In 1976, two Soviet cosmonauts embarked on a mission to the Salyut 5 space station, the last dedicated military space station in the Soviet space program. The commander and flight engineer boarded the Soyuz 21, intending to complete a 66-day mission. However, after just 49 days, the mission ended abruptly when the cosmonauts reported a dangerous, noxious chemical smell aboard the space station. Ground control scrambled to get them back to Earth, and a replacement crew soon boarded the station with breathing equipment, fearing a fluid leak filling the rooms with toxic gas. After a thorough inspection, however, they found no odor, no gas, and no technical problems at all. Subsequent reports of psychological problems in the Soyuz crew led NASA to conclude that the odor was probably a hallucination brought on by the long hours of exhaustion and the harsh effects of the utterly alien environment of space on the human body.
The human body is an amazing machine, but it is not built for a life in outer space. In the last 6 million years, humans have evolved to thrive in Earth’s environments, from the frigid cold terrain near the poles to the sweltering regions along the equator. Nevertheless, we continue to seek worlds beyond our own, and NASA and other space agencies have plans to send astronauts farther than we’ve ever traveled before, well beyond Earth’s atmosphere and even the moon. Crewed missions to Mars, which are intended to take place in the 2030s, will involve long-duration flights and months or years-long stays on this far-off planet. This will have a profound effect on the human body, which has already shown a wide range of health issues during stays on the International Space Station.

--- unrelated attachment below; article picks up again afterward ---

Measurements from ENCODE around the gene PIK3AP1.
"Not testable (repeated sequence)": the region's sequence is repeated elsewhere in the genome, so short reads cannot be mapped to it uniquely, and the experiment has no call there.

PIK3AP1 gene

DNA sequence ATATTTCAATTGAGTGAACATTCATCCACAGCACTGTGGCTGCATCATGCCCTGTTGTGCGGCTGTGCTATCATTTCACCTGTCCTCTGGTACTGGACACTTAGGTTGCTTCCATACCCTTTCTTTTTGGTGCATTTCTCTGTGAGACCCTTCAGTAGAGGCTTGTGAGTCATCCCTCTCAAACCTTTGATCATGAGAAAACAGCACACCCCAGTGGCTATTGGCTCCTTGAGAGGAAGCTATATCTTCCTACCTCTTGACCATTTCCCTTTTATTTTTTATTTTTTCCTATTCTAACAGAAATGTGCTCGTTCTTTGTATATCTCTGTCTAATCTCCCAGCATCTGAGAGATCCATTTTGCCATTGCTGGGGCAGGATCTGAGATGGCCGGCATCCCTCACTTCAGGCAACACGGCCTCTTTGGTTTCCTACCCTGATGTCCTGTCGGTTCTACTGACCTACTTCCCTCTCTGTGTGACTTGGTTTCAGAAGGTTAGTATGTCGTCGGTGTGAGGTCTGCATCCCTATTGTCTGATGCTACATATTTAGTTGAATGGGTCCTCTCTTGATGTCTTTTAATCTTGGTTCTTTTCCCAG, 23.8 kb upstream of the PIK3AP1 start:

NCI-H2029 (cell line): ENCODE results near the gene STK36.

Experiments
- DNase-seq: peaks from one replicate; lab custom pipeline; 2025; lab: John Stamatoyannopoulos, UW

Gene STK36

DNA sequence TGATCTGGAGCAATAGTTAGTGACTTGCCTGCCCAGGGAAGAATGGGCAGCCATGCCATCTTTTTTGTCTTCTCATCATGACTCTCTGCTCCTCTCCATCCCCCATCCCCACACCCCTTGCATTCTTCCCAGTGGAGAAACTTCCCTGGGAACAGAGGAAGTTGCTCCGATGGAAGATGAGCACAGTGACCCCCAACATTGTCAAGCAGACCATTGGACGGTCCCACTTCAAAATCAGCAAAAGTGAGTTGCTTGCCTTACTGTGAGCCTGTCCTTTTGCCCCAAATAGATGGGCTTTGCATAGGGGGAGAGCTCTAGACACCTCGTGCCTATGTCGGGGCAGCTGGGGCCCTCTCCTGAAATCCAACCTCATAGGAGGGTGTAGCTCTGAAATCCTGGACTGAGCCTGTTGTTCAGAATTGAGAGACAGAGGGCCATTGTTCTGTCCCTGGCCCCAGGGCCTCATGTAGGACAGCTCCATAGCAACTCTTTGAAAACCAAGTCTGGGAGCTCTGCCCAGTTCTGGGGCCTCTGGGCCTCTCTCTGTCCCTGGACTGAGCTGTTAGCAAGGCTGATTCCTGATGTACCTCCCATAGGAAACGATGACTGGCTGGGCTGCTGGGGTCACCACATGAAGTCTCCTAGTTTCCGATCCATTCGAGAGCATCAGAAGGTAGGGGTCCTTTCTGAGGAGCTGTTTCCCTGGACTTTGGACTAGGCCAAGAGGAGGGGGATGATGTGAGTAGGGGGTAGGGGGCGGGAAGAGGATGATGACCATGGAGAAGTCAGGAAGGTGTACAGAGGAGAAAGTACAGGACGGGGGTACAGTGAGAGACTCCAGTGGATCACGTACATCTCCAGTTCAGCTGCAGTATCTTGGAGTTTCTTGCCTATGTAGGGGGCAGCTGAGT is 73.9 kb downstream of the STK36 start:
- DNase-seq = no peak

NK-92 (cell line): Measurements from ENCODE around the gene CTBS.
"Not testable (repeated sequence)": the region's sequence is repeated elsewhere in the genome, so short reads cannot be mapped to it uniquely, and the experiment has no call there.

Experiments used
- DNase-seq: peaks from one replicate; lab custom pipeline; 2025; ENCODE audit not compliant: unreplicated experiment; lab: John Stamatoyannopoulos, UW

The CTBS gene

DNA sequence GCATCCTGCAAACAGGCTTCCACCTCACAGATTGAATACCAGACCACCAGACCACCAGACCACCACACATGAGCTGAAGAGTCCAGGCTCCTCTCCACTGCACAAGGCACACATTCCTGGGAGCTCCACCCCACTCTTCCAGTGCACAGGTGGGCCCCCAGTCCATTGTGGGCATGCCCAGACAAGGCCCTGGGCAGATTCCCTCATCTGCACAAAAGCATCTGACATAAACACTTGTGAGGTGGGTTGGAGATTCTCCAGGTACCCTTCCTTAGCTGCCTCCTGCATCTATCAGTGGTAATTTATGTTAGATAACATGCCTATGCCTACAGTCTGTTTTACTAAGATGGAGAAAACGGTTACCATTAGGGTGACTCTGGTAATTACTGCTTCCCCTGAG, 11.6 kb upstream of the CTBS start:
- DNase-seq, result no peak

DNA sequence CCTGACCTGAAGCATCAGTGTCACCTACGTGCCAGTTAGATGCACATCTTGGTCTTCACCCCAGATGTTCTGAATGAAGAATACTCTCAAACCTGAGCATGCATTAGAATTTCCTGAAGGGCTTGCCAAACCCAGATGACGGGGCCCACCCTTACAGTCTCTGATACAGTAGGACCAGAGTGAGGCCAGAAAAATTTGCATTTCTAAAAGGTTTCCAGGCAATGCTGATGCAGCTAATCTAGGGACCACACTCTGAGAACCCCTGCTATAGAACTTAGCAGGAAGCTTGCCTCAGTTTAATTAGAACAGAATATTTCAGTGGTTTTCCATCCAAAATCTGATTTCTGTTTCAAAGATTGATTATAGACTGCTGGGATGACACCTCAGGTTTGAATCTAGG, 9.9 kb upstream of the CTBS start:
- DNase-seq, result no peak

The question remains: how will it be possible for the human body to endure months, years, or even entire lifetimes in the unnatural, inhospitable environment of outer space? Every moment of every day on Earth, an invisible force glues us to the surface of the planet. Our skeletons, muscles, and hearts pumping blood through our veins are all perfectly adapted to exist under the specific amount of downward force created by Earth’s gravity. However, as soon as our bodies leave our home planet, this all completely changes. In outer space, microgravity feels like total weightlessness, and on Mars, gravity is one-third of Earth’s. With less force acting on the human body, things start to get weird.
In the microgravity of space, astronauts’ bones are no longer being used to support their weight or movements, and they lose one to two percent of their bone mineral density each month. For a one-way trip to Mars, which will take about 9 months, this could amount to as much as 18% of calcium from their degrading bones flooding the bloodstream and even leading to kidney stones. On Earth, we also lose bone density during our lives, but under normal conditions, it’s replaced as fast as it’s lost. In space, that’s not the case. It’s largely due to the bones not having to support any weight. The drop in bone density is known as disuse osteoporosis and leaves bones weak and prone to fracture. If left unchecked, astronauts who’ve spent long periods in space may not even be able to walk when they return to Earth.
In our lives on Earth, gravity also pulls down our bodily fluids. Without it, astronauts’ blood and other fluids are pushed upwards towards the head, causing it to swell. This increased intracranial pressure can lead to vision problems. To try to correct these issues, astronauts can wear compression cuffs to keep their fluids in their lower extremities and use resistance treadmills to build back muscle and bone mass. But for longer missions, this might not be.